I often find myself giving a three-heart rating to a book because one part of it is weak. In the case of Elizabeth Turner’s Wild and Sweet, the first third of the book was riddled with problems, so many that, by page 130, even a three-heart rating seemed unlikely.
As the story begins, 19-year-old Gillian Stafford is within one day’s journey of her destination, Mackinac Island, at the upper tip of Michigan’s Lower Peninsula. After compromising herself with a married man, Gillian fled Regency London to join her father, Captain Randolph Stafford, the commander of the British fort on Mackinac Island.
Getting to Mackinac Island from London would have been a long and difficult trip to take in 1814. We are told that Gillian was escorted across Canada by a small contingent of soldiers, but how did she get from London to Canada, apparently alone and unchaproned? Making those sorts of arrangements would show a high degree of resourcefulness in a young woman who had - the text tells us - lead the sheltered life usual for young ladies in the Regency period. I wondered about the mechanics of her trip - never explained - when I should have been anticipating her subsequent adventures.
Rather than appearing unusually self-reliant, the Gillian we meet has decided that her foray into the wilderness was a mistake…a realistic assessment, given that an American attack on Fort Mackinac is expected any moment. When she reaches Fort Mackinac, however, she discovers that her father has gotten the story of Gillian's escapade from her aunt and is furious with her. Gillian's response is to enter into one of those hair-brained schemes that so often endanger young women in romance novels.
The Indian allies of the British are gathering at Fort Mackinac to help defend it. One of the Indians, a brave named Red Dog, notices the brooch Gillian is wearing and offers to guide Gillian back to civilization in exchange for it. Even though Red Dog radiates menace, Gillian ignores the warnings of the man who escorted her on the last leg of her journey - Luc du Pré - and arranges to trade her brooch for a chance to escape Mackinac Island.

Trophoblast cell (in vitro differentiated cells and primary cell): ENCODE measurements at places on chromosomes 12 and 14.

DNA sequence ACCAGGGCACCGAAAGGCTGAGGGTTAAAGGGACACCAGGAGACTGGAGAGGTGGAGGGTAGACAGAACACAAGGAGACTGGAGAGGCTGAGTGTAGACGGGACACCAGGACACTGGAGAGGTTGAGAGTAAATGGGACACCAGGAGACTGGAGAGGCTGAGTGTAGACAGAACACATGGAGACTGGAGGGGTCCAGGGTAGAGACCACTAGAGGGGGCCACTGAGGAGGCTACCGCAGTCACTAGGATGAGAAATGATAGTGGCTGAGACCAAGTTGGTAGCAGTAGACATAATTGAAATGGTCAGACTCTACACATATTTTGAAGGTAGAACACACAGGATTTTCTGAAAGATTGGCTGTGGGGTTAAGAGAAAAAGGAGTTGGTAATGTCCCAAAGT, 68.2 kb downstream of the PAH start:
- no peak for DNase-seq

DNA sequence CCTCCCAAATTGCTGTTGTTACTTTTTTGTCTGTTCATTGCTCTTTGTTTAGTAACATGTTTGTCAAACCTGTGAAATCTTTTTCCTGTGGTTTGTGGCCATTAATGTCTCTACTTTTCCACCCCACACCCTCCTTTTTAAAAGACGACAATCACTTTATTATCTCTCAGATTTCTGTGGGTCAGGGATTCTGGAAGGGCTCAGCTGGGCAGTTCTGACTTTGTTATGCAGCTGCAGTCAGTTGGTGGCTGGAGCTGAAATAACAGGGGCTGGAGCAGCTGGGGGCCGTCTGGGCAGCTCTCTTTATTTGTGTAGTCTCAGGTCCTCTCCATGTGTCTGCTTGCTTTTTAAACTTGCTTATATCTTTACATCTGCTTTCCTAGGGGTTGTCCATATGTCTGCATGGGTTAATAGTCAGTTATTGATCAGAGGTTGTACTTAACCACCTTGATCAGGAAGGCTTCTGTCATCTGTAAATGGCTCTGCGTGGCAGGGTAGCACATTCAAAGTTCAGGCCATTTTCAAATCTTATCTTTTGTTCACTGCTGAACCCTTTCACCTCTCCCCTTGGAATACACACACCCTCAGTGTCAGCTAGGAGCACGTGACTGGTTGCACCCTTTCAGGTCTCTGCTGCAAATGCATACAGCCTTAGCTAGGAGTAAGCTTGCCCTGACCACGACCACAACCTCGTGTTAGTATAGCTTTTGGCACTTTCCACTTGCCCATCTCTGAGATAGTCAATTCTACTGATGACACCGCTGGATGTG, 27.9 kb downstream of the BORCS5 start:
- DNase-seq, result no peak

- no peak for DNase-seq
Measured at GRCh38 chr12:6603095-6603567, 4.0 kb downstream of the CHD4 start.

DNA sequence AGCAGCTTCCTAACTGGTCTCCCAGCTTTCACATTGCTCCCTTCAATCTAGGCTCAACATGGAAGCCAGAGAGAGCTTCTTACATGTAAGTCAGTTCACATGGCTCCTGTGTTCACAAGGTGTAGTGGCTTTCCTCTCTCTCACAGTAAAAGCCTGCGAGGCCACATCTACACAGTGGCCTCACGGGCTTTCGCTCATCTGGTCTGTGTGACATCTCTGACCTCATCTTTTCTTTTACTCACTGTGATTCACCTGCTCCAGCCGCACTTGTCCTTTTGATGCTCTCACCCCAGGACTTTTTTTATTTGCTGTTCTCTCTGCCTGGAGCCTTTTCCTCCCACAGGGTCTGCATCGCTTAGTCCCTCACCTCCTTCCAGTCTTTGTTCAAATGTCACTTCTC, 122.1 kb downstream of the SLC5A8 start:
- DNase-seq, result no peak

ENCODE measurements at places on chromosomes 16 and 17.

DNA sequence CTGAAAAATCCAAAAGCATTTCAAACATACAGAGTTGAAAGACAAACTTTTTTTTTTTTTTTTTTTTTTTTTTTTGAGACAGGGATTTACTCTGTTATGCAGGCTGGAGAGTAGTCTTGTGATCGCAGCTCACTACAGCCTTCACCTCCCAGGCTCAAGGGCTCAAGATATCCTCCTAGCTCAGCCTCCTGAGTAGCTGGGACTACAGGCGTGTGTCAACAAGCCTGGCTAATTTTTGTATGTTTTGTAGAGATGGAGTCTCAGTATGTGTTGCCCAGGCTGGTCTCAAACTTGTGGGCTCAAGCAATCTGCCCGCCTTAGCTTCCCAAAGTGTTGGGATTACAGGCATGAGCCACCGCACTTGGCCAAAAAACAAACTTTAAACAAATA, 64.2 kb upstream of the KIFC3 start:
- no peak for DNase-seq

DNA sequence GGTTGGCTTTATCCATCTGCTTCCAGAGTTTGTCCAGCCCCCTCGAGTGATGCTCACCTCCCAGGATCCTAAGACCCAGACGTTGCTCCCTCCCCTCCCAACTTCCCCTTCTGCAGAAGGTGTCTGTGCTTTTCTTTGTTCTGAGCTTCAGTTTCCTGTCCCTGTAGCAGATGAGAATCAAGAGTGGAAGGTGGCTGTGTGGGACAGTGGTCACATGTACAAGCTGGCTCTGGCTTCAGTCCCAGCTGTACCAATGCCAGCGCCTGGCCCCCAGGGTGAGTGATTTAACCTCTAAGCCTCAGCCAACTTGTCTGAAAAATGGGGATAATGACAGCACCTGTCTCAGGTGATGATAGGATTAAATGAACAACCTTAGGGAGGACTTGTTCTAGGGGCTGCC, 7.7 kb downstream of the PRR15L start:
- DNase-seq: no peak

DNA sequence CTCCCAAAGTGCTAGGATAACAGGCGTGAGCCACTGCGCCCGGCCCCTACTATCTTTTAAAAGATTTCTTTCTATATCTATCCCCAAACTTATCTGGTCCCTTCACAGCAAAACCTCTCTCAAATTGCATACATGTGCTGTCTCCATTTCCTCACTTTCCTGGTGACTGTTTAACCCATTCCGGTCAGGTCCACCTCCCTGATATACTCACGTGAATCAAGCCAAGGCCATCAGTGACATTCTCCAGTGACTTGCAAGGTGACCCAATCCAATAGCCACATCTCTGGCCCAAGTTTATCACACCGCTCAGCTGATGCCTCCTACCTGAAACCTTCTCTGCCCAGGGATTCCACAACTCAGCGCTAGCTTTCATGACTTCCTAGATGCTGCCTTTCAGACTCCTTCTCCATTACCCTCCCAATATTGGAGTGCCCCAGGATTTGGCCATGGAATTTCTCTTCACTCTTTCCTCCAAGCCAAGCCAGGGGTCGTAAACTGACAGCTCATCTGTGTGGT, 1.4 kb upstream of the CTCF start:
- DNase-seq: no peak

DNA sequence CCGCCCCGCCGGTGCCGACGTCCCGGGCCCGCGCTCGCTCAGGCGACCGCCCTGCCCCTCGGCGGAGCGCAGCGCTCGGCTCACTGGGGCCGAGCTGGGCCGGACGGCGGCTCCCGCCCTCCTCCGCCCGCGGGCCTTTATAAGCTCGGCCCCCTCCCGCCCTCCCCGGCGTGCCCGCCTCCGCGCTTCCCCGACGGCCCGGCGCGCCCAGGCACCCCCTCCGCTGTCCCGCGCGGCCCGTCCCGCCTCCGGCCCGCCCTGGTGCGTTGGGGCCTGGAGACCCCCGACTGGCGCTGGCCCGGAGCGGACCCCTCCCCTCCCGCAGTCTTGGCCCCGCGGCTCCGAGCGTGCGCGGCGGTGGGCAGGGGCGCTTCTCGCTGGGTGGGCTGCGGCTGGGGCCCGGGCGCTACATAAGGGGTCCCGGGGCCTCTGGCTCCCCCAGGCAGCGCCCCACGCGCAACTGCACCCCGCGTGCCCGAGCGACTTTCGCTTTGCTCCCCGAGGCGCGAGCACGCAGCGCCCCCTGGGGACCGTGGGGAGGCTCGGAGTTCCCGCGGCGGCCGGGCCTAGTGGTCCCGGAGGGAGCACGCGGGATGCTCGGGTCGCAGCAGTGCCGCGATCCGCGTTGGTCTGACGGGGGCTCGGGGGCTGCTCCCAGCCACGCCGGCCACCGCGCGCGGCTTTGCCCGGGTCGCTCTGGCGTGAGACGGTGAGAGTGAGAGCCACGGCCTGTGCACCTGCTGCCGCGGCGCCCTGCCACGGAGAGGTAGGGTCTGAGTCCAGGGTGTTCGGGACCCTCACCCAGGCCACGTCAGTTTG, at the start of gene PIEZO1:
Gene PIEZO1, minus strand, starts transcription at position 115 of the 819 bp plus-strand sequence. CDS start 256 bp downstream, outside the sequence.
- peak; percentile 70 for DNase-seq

Luc du Pré is a voyageur, half French, half Ottawa Indian, supposedly working for the British, gathering information. In fact, however, he is a double agent, reporting to a man named Toad who acts as liaison between Luc and the American forces. Luc witnesses Gillian's bitter reunion with her father and is surprised to find himself sympathizing with Gillian. He fights the attraction he feels for her, knowing that her loyalty is to the British crown. However, Toad urges Luc to further his acquaintance with Gillian - perhaps even seduce her - in order to learn more about the British preparations for the American attack.
Of the two principals, Luc is the more fully realized character. While Gillian's behavior struck me as inconsistent - now sulky, now reckless, then suddenly mature and never entirely convincing - I found Luc's character more believable. Turner has drawn a credible portrait of a mature man trapped between his convictions and his mission and a woman he is rapidly coming to love.
In a nice twist on a romantic convention, Luc really cannot be candid with Gillian and court her honestly. His deceit is not a contrived plot device. If he were honest with her, his role as a spy would be revealed and he would be forced to flee Mackinac Island or face execution.
At the point where Gillian made her foolish decision to flee Fort Mackinac with Red Dog, I was ready to give up on Wild and Sweet. I feared that nothing Turner could do would rescue her work from a two-heart rating. Fortunately, I persevered. Turner’s competent writing style, a different setting, an interesting complication in the plot, and some more believable characterization in the second two-thirds of the book cranked my rating up to a three.
--Nancy J. Silberstein